ROSH CHODESH – pronounce "ROSH" with a long "O."  The "CH" is the Hebrew guttural from the back of the throat.  "CHODESH" is pronounced with a long "O" and a short "E," with the accent on the first syllable –



"Had Israel merited no other privilege than greeting the presence of their heavenly Father once a month by reciting the benediction over the new moon, they would be contented!"  –  school of Rabbi Ishmael.

By astronomical calculation, the beginning of the month occurs at the moment when the moon’s location is exactly between the earth and the sun, and it cannot be seen.  That moment is known, in Hebrew, as the "molad," or "birth," of the moon.  About six hours later, a fraction of the moon can be seen, and the New Month, or New Moon, can be proclaimed.  The exact date and time, to the second, of the beginning of each month are announced in the synagogue on the Sabbath preceding it.

In Bemidbar (Numbers) 10:10 and 28:11-15, God commanded His people, at the beginning of their months, to offer a burnt offering, a meal offering, a drink offering, and a sin offering.  They were to blow trumpets over these sacrifices so that they would be a memorial before God.

In Biblical times, Rosh Chodesh was a day on which people gathered in the Temple to serve God, when festive meals were held (I Shemu’el, or Samuel 20:5), and when visits were made to the prophet (II Melachim, or Kings 4:22-23).

Since God required His people to offer all sacrifices in the Temple in Jerusalem, and since this Temple was destroyed in 70 C.E. (A.D.), Rosh Chodesh, tragically has lost it primary significance.  Today, various portions of Scripture are recited, some of which are Bemidbar (Numbers) 28:11-15 (the basis for Rosh Chodesh), Yesha’yahu (Isaiah) 66, and many of the Tehillim (Psalms), including Tehillah (Psalm) 104, 121, 148, 150, and portions of the Hallel Tehillim – Tehillim 113-118.  Prayers blessing the New Moon are said at night (preferably in the open air), only if the moon is clearly visible.  Prayers for the welfare of the Jewish people during the New Month are also said.  According to the Talmud, the foremost Jewish commentary, "Whoever pronounces the benediction over the new moon in its due time welcomes, as it were, the presence of the Shekhinah."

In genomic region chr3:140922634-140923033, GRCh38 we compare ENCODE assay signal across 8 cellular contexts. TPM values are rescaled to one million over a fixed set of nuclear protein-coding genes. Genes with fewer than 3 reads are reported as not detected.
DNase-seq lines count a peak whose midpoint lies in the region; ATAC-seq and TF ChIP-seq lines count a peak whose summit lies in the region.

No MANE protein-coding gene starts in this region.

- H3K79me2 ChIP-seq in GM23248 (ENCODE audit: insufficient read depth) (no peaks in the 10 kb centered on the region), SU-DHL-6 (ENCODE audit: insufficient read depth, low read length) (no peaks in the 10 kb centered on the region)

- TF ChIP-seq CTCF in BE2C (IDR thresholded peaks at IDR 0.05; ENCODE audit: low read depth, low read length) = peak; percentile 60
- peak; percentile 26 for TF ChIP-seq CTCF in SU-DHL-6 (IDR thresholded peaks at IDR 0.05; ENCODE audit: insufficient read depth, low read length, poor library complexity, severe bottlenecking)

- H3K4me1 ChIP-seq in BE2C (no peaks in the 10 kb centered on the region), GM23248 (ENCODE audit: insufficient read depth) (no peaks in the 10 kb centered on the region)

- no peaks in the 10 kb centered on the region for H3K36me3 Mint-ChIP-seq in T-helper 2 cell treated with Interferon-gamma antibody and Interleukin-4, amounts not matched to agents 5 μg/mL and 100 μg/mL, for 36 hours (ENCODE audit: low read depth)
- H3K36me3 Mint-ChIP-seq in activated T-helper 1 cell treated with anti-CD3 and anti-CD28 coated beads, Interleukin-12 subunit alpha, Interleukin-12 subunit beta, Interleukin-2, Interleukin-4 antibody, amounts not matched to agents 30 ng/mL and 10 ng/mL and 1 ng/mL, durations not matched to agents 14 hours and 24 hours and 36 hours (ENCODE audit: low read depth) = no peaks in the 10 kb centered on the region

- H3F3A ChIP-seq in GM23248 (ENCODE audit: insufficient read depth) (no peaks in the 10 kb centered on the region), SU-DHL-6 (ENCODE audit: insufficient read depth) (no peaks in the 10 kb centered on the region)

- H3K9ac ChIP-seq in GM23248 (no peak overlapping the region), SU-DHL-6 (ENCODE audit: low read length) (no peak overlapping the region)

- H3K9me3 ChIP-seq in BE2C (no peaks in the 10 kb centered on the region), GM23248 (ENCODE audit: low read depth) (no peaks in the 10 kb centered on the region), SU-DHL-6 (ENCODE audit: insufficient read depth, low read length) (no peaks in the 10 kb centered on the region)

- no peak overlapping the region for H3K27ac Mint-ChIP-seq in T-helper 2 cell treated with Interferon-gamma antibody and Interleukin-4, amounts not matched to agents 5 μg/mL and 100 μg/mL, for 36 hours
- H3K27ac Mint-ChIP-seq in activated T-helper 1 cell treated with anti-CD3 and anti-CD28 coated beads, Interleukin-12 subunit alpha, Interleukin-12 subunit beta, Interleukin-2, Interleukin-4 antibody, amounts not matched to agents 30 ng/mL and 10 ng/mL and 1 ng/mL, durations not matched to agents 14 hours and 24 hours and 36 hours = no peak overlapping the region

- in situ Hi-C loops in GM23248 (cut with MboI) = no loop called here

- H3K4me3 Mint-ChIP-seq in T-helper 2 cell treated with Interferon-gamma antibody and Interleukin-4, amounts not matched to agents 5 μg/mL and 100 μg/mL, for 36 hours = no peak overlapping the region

The religious, mystical Jewish people interpreted the waning of the moon each month as a symbol of the exile of the Shechinah and the shrinking of the power of holiness after the Jewish people were exiled from Jerusalem.  The reappearance of the moon was seen as a symbol of the return to perfection in the future age of redemption.

The following striking prayer is recited on Rosh Chodesh:  "Our God and God of our fathers, give us this new month for happiness and blessing, joy and gladness, deliverance and consolation, maintenance and sustenance, life and peace, pardon of sin and forgiveness of iniquity (during leap year: and atonement of transgression").  It is customary to rise on the tips of the toes in the direction of the moon while reciting three times, "As I dance toward thee, but cannot touch thee, so shall none of my evil-inclined enemies be able to touch me."

How we long for the Jewish people to see the One who is prophesied in Tehillah (Psalm) 118:22, the portion of Scripture they read every month on Rosh Chodesh – "The stone which the builders rejected has become the chief cornerstone."  Perhaps God will lead you to pray for the salvation of these dear Jewish people at the beginning of each month.

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